Thursday, January 29, 2015

Magna Carta to Tour Canada in its 800th Anniversary Year

In June of this year, the Magna Carta will be travelling to Canada.

Considered a foundational document outlining fundamental rights, it was signed in June 1215 by King John of England.

The Magna Carta, along with its companion document from 1217 known as the Charter of the Forest, will be exhibited in Ottawa/Gatineau at the Canadian Museum of History from June 11 to July 26, 2015, before making stops in Winnipeg, Toronto and Edmonton.

The Library of Parliament has prepared a "HillNote" on the Magna Carta's legacy:
"The idea that a legal document could set out the basic rights of citizens and limit the powers of a ruler was taken up again in England with the Bill of Rights in 1689. The Magna Carta was an influence on the drafting of the American Declaration of Independence (1776) and Constitution (1787) ... Similarly, France’s Declaration of the Rights of Man and the Citizen (1789) states: 'No person shall be accused, arrested, or imprisoned except in the cases and according to the forms prescribed by law'."

"Also, the United Nations Universal Declaration of Human Rights states: 'Whereas it is essential, if man is not to be compelled to have recourse, as a last resort, to rebellion against tyranny and oppression, that human rights should be protected by the rule of law'."

"The legacy of the Magna Carta is also reflected in the 'Legal Rights' section of the Canadian Charter of Rights and Freedoms. Section 7 guarantees the 'right to life, liberty and security of the person.' It adds that a person shall only be deprived of this right in accordance with 'the principles of fundamental justice'."
A major 10-week exhibit of the document finished earlier this month at the Law Library of Congress in Washington. It featured numerous lectures, articles and symposia.

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posted by Michel-Adrien at 7:10 pm 0 comments links to this post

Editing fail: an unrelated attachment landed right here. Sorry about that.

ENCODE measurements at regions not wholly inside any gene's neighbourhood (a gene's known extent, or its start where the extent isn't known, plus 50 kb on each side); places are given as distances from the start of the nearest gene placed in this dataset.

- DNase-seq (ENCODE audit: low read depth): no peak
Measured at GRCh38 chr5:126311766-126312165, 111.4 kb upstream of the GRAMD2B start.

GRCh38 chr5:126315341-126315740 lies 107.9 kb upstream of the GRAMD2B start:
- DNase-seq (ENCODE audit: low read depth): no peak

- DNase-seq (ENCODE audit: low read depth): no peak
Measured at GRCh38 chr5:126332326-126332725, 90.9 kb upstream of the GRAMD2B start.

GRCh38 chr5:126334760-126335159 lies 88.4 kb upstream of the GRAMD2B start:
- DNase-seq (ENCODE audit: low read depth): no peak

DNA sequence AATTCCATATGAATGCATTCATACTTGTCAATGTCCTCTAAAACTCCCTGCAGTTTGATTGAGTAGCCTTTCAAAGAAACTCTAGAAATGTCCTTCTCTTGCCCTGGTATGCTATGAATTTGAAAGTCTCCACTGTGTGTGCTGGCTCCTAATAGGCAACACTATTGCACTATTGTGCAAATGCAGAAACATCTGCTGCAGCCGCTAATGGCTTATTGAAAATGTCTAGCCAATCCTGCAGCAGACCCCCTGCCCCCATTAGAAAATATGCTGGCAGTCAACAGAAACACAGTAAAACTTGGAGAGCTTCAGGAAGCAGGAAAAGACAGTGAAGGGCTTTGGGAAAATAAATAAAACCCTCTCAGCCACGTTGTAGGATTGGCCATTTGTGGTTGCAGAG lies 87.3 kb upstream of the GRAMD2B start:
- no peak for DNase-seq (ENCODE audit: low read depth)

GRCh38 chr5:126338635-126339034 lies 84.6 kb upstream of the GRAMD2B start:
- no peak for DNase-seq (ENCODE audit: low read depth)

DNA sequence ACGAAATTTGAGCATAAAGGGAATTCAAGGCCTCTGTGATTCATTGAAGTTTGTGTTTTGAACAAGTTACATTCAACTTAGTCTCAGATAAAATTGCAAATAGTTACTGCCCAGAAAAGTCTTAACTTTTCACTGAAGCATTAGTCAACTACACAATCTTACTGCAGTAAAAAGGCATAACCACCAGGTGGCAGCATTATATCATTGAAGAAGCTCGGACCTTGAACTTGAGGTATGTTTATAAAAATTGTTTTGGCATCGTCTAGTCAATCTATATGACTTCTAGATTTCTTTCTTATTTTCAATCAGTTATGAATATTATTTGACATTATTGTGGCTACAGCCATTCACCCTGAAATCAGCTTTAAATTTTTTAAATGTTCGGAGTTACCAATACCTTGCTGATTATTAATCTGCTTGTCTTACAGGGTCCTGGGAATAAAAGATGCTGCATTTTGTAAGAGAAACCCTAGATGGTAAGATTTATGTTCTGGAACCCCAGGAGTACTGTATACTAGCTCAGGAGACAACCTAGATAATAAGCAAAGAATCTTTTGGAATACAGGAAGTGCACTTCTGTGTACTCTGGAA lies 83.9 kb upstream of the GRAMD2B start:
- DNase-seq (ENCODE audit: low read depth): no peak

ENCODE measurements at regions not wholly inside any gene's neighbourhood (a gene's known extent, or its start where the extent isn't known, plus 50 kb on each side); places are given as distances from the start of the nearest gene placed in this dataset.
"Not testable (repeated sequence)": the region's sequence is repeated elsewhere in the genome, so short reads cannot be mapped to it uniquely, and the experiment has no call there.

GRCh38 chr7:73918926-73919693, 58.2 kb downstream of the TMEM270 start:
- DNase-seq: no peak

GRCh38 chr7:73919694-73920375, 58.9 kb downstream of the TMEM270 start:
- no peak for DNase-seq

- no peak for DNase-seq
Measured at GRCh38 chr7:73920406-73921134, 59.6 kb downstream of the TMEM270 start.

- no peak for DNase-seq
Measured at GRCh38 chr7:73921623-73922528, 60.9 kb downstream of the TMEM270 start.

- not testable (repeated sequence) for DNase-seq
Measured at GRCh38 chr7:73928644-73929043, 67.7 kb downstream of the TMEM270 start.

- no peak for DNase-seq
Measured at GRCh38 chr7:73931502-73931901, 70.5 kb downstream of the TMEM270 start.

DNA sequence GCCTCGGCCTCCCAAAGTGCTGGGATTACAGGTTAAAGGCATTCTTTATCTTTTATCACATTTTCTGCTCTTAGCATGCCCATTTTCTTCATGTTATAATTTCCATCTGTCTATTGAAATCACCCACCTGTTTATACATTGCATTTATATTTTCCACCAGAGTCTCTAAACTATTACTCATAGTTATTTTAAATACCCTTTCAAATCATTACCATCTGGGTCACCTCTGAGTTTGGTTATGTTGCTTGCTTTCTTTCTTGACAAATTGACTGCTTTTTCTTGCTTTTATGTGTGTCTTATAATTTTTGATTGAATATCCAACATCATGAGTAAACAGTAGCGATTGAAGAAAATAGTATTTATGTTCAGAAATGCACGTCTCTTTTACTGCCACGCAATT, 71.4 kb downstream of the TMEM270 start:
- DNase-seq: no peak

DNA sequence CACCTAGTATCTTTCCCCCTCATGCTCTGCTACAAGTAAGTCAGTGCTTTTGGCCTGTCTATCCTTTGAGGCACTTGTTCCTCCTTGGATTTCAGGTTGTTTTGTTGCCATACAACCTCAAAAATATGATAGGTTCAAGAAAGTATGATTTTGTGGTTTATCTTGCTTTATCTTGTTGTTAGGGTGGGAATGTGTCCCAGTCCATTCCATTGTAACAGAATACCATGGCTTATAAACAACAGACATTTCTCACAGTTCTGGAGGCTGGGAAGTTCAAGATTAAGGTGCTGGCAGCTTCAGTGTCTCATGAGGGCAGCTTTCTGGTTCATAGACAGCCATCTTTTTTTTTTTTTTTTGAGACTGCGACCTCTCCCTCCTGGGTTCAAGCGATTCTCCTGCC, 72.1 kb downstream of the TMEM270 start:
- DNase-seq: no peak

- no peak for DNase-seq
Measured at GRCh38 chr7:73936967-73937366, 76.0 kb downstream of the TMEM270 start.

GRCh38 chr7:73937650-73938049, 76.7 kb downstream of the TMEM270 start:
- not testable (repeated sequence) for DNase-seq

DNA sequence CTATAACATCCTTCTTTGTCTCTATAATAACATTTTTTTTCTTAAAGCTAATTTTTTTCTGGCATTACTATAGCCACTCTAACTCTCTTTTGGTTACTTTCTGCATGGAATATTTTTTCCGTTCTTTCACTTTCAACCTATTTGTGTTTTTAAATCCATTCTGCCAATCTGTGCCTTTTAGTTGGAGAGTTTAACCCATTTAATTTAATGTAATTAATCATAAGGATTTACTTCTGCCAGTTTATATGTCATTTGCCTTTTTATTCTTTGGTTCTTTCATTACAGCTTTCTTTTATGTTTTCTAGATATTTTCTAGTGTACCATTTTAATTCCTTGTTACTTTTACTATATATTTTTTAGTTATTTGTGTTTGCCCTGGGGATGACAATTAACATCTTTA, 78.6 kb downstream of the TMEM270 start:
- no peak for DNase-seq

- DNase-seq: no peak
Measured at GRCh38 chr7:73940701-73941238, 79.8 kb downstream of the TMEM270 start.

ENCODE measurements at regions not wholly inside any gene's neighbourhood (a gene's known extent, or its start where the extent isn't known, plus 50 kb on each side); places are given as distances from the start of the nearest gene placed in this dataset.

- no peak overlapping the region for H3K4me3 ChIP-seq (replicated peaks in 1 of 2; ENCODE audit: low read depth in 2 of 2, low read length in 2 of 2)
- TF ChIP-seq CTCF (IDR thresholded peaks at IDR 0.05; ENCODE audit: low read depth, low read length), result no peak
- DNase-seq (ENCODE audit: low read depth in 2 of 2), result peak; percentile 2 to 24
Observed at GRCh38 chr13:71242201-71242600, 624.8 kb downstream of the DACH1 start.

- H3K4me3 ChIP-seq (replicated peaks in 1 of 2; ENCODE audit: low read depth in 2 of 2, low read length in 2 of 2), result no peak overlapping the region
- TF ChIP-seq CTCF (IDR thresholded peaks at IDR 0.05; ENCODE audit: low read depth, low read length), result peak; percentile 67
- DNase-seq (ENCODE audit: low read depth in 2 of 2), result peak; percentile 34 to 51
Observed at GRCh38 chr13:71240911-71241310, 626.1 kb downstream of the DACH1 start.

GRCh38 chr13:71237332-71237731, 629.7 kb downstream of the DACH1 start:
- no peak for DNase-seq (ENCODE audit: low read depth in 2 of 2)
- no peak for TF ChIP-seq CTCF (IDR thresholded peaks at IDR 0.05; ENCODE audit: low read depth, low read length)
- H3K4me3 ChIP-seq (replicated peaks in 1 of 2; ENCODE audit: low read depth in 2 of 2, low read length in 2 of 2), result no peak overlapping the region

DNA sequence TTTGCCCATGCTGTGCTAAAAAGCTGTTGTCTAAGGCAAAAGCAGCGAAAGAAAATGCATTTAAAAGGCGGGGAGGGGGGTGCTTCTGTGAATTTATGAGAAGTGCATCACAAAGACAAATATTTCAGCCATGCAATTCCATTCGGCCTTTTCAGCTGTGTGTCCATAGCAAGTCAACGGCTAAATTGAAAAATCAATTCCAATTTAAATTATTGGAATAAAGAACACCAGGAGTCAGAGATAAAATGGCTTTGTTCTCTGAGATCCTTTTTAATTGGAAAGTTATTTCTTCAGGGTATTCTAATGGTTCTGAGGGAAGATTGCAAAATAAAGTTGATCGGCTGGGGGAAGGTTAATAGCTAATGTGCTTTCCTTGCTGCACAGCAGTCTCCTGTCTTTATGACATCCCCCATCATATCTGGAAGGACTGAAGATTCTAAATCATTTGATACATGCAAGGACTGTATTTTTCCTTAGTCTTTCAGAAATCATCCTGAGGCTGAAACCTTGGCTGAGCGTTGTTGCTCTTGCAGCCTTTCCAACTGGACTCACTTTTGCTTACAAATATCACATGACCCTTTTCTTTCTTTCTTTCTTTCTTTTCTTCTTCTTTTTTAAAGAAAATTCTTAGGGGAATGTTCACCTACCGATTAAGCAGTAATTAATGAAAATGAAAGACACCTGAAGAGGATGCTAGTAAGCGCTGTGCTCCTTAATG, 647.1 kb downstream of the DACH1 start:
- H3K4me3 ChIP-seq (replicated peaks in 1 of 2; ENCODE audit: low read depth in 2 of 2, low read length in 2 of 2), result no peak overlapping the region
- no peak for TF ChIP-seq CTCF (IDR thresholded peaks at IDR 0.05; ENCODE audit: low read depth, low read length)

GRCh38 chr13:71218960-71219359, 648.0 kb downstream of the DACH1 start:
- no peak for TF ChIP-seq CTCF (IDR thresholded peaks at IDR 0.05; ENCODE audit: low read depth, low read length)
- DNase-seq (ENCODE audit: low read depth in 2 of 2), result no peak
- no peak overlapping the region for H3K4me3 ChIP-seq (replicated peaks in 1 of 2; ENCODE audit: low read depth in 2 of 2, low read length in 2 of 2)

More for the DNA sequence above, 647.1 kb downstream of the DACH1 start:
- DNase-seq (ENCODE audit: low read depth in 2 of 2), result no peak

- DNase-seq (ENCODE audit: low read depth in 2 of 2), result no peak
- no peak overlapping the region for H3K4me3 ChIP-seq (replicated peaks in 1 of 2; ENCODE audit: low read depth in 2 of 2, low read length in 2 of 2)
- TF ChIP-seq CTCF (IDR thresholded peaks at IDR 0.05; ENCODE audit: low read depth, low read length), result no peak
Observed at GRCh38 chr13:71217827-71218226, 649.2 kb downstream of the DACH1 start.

Wednesday, January 28, 2015

Statistics Canada Article on Twenty-Year Decline in Crime Rate

Statistics Canada has started a series on "Megatrends" that highlights some of the sweeping changes that have had a lasting impact on Canadian society.

The most recent Megatrends article is Canada's crime rate: Two decades of decline:
"Since crime was first measured uniformly across the country, fluctuations have been noticed in the crime rate from year-to-year, but a major trend has been observed. From 1962 to 1991, the crime rate increased steadily, and then started to decline. This trend is most notable for property crime, but it is also the case for violent crime and other Criminal Code offences (...)"

"In 2013, the police-reported crime rate was at its lowest point since 1969. Experts have not reached a consensus on why crime has been declining since the 1990s, but several factors have been cited as possible explanations. These factors include an aging population, changing policing practices and strategies, the rise of technology, shifts in unemployment, variations in alcohol consumption, neighbourhood characteristics, or changing attitudes towards illegal and risky behaviour."

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posted by Michel-Adrien at 6:37 pm 0 comments links to this post

Interview With Newly Retired Supreme Court of Canada Justice Louis LeBel

The National, the magazine of the Canadian Bar Association, has published an article based on a recent interview with Justice Louis LeBel who retired from the Supreme Court of Canada on November 30, 2014:
"Many of LeBel’s former colleagues describe him as a distinguished and sharp-witted legal intellectual. Marie Deschamps, who sat with him for almost 20 years on the Court of Appeal of Quebec and later on the Supreme Court, said, 'He’s an intellectual resource for his colleagues. More importantly, he’s someone who can write on any matter that comes before generalist courts like these'."